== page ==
got my performance review back today - no minuses, so i guess i didn't screw up anything too badly this year. i must say that my job is not nearly as captivating as the one performed by the arms dealer portrayed by nicholas cage in 'lord of war' which i watched tonight at the astro theatre. it was very spooky when he explains why he continues in his role even tho he knows that it's truly unjustifiable.

jared leto's character echoed his junkie character from 'requiem for a dream' and i found it ironic that a drug addict was the voice of morality in a film about arms dealing. ian holm plays a ruthless competitor who uses his arms deals to play politics. bridget moynihan is picture perfect as the seemingly clueless trophy wife who finally reaches her limits. when she pleads with her husband, "we have enough", i wonder whether she fears for his safety or is just starting to understand her own complicity in ignoring how he provides for her.

another notable detail was that the film was mainly set in africa, similar to 'the constant gardener', but without the colourful cinematography that leavened the brutality undercutting each scene. also, jeff buckley's 'hallelujah' made another standout appearance on the soundtrack.

returning home, i warmed up some lasagna leftovers from last night and finished up some mixes for the trade arranged by kira.

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press club impressions

Friday, 04NOV2005:

after skipping last month's press club meeting, i made a (late) return appearance tonight. bill riddell was the featured guest speaker and instead of just talking about himself, he acted as a moderator to introduce a topic and frame a very insightful group discussion. when i decided to join the press club this year, it was exactly this type of conversation that i was hoping the group would facilitate.

now, one of the press club rules is that anything said there is completely off the record so that people will feel free to say whatever's on their mind. this can make things a bit difficult, but also perhaps more honest. however, i don't think anyone will mind if i use this platform to rehash my own contribution to the discussion on the 'culture of poverty'.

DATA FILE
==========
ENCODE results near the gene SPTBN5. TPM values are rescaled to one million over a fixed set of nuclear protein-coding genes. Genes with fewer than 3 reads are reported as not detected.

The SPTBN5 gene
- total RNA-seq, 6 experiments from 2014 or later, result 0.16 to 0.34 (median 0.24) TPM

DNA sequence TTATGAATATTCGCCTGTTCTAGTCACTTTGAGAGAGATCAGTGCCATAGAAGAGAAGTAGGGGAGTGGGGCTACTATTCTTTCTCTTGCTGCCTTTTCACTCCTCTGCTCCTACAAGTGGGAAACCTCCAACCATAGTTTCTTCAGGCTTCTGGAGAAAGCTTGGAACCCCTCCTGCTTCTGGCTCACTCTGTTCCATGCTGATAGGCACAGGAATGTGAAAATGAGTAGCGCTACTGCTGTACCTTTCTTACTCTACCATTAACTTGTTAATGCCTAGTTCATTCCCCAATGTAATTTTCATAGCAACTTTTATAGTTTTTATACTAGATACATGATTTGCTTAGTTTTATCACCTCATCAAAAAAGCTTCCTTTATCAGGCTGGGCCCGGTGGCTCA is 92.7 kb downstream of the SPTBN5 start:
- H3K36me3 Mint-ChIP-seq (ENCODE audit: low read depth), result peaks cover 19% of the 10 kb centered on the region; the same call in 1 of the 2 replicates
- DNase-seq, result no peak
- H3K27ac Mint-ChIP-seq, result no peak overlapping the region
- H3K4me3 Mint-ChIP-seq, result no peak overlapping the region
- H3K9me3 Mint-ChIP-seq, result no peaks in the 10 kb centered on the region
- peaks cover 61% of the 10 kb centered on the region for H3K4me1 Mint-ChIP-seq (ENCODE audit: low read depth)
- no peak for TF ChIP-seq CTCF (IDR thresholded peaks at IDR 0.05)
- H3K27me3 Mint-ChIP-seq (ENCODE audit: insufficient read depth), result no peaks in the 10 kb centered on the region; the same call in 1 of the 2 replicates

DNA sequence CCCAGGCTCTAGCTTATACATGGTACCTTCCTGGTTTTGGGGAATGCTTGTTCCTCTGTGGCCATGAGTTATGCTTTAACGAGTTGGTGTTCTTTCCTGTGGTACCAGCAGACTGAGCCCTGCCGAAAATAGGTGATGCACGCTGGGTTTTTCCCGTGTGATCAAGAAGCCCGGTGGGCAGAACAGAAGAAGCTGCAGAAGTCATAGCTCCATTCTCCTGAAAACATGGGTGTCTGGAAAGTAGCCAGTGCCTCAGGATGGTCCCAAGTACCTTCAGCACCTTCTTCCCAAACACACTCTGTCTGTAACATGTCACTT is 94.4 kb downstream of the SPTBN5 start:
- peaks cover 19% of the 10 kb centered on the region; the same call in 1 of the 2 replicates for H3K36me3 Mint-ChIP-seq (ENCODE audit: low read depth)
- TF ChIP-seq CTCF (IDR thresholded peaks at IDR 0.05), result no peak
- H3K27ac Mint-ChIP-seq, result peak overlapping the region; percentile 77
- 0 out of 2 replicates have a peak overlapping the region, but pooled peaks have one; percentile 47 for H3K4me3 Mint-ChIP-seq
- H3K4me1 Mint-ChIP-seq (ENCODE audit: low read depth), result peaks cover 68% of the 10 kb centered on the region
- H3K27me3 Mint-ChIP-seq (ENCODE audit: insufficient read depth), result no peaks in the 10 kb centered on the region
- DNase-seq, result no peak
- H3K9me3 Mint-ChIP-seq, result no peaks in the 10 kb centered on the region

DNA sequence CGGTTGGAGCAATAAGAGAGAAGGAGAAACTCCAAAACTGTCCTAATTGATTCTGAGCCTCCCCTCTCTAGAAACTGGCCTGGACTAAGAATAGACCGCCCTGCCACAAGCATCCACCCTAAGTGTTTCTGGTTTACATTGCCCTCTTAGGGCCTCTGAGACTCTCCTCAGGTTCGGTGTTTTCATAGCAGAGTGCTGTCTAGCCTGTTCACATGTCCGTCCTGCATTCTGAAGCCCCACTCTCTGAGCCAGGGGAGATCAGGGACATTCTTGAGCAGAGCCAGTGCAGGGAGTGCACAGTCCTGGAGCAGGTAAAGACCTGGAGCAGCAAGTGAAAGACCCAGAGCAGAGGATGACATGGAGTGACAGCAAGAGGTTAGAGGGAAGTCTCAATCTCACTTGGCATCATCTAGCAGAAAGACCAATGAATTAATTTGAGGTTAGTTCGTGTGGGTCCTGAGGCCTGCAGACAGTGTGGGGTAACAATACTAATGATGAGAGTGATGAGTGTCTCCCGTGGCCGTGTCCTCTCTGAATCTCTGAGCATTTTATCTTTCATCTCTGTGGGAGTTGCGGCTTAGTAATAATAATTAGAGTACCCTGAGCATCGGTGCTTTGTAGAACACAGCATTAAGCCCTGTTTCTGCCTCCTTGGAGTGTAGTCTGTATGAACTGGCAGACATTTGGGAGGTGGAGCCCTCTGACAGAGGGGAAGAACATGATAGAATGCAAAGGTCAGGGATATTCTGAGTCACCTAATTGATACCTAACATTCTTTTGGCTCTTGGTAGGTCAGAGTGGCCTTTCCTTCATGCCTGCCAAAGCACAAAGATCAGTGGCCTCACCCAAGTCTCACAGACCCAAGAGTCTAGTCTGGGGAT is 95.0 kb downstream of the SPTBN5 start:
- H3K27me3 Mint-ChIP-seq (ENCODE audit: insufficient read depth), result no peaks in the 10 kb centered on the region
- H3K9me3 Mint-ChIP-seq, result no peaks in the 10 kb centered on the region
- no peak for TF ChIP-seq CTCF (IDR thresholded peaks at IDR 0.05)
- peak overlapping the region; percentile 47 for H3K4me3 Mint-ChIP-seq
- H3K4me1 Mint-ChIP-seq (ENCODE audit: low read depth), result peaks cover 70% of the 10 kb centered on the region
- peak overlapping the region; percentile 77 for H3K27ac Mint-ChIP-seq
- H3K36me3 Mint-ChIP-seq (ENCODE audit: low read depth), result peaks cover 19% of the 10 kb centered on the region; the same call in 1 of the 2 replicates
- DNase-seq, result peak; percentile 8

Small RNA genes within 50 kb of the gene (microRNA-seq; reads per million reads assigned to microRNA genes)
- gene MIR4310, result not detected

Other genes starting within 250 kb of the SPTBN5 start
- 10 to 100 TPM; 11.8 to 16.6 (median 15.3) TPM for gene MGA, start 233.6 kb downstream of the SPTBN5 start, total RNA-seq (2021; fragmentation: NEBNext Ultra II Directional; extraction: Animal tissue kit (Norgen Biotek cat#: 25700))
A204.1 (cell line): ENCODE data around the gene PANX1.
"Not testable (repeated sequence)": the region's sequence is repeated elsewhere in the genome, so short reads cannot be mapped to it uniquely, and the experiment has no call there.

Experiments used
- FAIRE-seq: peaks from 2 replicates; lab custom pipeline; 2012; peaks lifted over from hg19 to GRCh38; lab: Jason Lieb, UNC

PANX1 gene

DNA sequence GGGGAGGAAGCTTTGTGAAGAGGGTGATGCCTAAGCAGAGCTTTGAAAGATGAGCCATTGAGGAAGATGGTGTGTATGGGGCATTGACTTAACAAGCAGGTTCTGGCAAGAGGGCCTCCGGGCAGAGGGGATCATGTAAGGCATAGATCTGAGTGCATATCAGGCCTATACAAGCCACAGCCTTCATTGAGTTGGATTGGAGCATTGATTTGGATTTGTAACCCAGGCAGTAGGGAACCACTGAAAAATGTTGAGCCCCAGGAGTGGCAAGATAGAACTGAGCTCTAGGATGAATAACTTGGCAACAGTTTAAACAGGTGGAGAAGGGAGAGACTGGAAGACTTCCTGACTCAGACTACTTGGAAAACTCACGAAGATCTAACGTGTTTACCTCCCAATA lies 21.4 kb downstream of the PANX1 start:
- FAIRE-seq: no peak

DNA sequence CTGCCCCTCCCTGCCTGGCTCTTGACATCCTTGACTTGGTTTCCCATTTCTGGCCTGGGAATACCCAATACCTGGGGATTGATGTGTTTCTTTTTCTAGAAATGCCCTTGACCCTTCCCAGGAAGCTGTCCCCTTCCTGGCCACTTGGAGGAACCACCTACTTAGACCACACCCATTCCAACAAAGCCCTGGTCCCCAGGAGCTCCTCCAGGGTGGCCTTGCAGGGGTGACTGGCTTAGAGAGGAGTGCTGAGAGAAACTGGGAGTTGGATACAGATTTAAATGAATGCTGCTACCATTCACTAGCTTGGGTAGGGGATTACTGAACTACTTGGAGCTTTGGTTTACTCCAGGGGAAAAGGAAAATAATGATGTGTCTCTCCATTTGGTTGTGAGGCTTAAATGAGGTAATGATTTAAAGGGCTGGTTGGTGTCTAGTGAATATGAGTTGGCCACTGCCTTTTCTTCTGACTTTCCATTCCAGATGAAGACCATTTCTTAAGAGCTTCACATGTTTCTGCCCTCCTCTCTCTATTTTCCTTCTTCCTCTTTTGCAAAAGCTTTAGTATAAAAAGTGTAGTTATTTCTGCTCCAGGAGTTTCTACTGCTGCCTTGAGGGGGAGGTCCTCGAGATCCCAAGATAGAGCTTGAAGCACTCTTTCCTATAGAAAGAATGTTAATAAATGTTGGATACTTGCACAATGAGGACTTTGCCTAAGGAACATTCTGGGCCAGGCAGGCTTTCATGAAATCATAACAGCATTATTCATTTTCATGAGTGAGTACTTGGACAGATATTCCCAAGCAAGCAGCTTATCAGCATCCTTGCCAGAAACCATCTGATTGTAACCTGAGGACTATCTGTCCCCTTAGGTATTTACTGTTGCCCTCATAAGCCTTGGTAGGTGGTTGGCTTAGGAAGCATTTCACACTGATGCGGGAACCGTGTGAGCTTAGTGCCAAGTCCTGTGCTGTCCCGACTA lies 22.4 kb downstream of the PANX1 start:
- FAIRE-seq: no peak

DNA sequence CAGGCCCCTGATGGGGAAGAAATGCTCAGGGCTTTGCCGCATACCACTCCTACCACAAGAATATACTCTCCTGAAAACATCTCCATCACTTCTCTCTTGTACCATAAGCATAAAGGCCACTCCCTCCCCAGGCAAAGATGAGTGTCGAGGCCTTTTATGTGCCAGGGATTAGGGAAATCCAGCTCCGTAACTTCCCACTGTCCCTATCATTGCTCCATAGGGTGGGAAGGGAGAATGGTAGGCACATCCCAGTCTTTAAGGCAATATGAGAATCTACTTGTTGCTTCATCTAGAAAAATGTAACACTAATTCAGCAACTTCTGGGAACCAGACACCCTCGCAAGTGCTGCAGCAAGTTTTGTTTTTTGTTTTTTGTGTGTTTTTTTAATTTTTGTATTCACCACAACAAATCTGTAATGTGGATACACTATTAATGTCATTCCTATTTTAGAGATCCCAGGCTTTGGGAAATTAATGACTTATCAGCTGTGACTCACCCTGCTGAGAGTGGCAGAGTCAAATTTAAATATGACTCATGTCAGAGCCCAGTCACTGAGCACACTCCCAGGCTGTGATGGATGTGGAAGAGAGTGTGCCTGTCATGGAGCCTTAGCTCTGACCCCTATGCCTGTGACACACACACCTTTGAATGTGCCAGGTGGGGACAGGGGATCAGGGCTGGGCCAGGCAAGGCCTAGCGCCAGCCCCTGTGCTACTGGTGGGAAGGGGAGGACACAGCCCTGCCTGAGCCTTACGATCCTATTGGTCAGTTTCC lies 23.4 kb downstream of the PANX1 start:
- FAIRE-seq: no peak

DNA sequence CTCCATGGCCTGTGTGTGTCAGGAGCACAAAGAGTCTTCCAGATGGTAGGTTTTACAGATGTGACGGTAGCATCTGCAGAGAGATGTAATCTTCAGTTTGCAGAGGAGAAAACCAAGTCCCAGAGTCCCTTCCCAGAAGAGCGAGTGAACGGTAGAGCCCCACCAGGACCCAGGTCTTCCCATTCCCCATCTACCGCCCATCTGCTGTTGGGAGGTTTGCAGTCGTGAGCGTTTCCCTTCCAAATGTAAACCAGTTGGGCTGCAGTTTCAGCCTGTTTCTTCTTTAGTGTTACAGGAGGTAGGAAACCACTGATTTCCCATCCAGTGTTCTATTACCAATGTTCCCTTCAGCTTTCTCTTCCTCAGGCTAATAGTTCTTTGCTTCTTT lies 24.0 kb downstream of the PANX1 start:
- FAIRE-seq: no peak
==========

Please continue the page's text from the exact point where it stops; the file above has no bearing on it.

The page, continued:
first, i tried to deflate the idea that the shuttering of marginally viable communities would never happen, considering that some of the communities never existed 50 years ago. a grand repeat of the interplay of two competing societies with different sets of values and strengths, the social experiment of northern canada may finally have run up against the rock that folk heroes like tecumseh or louis riel ran into in their struggles against the colonial powers-that-be.

it doesn't matter if you have a 'voice' in the system, if the system itself rejects your entire cultural infrastructure, even if inadvertently. 'this is the way things work' is a truly evil refrain, but one that is the crutch for many otherwise unjustifiable policies or methods. the lack of institutional respect for inuit values that is already baked into the systems that we've inherited undercuts any soundbite platitudes.

i brought up the analogy of the 'buy vs. build' programmer's choice, where you can go the economically most efficient route of buying software off the shelf or you can follow the more time-consuming, more difficult, but also potentially more rewarding option of rolling your own. the 'buy vs. build' choice comes down to whether what is sought is a core function - if so, you build, if not, you buy or outsource.